Donald Trump is a sex predator. He’s a misogynist. He is racist, Islamophobic, homophobic, and abusive towards veterans, journalists, disabled people, and anyone who he finds unattractive. Worse, he actively attacks the groups he looks down on, using them as bait in his battle for acceptance.

Good people voted for him. Now we get to the harder level of acceptance. We are all mixed good/bad and we don’t always get things right. Some people we know well may have decided that voting for Trump was the right thing.

Most likely some sweet older relative is getting ready to show up at your Thanksgiving with pies and complaints about how these protesters don’t have respect.

Where do we go with this? I think it is still critical NOT to allow Trumpism to become a normal thing. We need to resist any inclusion in a “I guess we can all agree that…” attempt to do so. We don’t all agree. And the crazy aunt with the perfect pecan pie is just going to have to accept that as well.

I am not sure how to do this in practice because every interaction is a little different. The Southern Poverty Law Center has put out a pretty good resource, worth a read. My starting point is that I may not challenge everything anyone says, but I will definitely challenge any statement that assumes my acceptance.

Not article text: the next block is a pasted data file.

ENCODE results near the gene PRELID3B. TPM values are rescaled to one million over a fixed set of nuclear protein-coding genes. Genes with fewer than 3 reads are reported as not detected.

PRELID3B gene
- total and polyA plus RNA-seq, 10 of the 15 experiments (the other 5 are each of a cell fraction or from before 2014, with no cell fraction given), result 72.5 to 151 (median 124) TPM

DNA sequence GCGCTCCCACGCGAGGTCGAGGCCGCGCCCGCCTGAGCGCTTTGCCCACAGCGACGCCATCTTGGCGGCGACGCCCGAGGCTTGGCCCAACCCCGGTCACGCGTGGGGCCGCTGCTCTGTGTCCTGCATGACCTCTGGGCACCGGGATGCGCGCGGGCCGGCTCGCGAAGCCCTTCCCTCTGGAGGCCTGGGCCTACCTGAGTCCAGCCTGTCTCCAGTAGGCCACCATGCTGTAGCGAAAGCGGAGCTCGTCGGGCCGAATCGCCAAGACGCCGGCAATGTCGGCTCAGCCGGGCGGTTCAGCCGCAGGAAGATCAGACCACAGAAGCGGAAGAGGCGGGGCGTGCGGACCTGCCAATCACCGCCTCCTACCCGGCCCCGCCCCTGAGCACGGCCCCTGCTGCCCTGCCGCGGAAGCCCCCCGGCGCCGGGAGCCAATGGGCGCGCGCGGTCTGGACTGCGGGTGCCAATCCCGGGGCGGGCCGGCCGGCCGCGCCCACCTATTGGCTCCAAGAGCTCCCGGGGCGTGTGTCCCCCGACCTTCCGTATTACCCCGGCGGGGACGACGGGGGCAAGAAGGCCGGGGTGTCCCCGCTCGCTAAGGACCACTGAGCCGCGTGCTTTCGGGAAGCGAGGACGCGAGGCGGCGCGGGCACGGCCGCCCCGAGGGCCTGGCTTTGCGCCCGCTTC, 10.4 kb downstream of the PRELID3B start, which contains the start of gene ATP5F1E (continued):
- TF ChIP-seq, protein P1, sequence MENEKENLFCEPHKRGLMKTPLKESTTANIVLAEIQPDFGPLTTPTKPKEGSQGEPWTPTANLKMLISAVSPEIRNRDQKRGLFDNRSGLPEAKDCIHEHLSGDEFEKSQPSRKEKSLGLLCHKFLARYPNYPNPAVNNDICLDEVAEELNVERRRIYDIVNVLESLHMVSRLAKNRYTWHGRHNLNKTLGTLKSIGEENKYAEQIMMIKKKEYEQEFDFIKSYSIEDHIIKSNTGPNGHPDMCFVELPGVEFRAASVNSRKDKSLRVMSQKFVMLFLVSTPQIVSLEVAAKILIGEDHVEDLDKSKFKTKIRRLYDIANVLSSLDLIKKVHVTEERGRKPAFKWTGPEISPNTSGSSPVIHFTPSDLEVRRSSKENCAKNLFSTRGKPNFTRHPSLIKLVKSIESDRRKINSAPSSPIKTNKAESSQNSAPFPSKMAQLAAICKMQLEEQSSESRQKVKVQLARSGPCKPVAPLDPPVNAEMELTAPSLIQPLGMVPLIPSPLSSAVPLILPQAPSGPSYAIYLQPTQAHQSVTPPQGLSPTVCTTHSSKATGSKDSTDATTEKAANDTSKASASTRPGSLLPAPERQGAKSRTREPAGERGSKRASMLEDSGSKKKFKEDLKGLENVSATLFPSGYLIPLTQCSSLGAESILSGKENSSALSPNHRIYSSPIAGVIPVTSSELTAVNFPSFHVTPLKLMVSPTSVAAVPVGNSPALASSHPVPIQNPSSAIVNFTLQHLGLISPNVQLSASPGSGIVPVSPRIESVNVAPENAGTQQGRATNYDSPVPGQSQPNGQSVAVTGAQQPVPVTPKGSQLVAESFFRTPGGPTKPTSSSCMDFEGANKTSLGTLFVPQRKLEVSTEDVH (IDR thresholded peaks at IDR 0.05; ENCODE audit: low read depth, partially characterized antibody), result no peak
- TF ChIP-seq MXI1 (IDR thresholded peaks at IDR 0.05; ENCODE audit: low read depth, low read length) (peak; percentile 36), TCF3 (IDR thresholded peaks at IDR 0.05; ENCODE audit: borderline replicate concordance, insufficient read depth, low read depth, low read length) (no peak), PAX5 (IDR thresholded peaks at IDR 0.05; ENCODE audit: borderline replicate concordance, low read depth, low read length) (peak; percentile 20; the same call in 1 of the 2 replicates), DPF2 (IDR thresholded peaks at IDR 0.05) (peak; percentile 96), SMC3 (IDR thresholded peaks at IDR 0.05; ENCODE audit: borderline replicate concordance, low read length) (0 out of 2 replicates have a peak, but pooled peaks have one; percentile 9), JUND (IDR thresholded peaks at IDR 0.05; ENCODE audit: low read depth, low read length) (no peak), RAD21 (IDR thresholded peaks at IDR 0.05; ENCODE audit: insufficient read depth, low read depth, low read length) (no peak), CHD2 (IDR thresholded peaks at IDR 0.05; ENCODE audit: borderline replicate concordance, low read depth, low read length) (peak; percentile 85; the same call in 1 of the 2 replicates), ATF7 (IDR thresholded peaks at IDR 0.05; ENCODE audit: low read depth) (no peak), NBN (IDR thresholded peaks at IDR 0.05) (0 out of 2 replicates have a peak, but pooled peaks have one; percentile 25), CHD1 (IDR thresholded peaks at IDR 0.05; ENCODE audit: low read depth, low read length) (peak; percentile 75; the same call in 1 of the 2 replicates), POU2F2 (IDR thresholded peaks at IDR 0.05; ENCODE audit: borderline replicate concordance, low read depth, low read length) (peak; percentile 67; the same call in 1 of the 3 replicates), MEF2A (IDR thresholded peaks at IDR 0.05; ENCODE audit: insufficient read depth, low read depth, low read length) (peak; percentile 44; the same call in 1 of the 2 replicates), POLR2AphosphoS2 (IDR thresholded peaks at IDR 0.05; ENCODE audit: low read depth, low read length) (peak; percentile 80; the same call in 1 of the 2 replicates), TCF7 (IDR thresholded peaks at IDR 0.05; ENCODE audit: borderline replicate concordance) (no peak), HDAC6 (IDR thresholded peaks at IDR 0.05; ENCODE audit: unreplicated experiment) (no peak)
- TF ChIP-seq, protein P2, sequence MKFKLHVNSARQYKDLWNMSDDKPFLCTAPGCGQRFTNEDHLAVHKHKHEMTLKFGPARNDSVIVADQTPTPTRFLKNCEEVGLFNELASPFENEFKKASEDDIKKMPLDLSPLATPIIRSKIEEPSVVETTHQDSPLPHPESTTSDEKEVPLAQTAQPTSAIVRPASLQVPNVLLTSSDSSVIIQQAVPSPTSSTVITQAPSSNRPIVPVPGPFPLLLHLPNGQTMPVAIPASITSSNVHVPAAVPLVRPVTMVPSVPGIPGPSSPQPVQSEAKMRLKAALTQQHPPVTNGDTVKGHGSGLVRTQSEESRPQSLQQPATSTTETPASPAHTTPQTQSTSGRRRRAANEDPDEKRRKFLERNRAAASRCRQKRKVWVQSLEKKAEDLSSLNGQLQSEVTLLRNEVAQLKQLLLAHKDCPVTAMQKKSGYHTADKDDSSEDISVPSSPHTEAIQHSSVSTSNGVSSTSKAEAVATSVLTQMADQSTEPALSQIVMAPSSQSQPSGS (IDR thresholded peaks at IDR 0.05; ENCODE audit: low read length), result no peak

Forgiveness, Redemption, and Change

I very much believe in these three things. A big part of my life is defined by a community of people who are all united by having a past that we needed to change, and many of us gone through a process of asking for forgiveness.

Of course we all struggle with these issues, we are human. But as humans, we tend to fight that moment of admitting we are wrong. We rationalize, minimize, deny our own behavior, often to ourselves. Individually, this is part of the process. A painful part, but one that we can make progress on if we are committed.

As a group or as a society, we need to encourage each other. Forgive, help others make progress. What we CANNOT do is accept someone’s rationalizations and pretend to forgive them. That keeps the person from making progress. Worse, it cements those rationalizations into the group or society.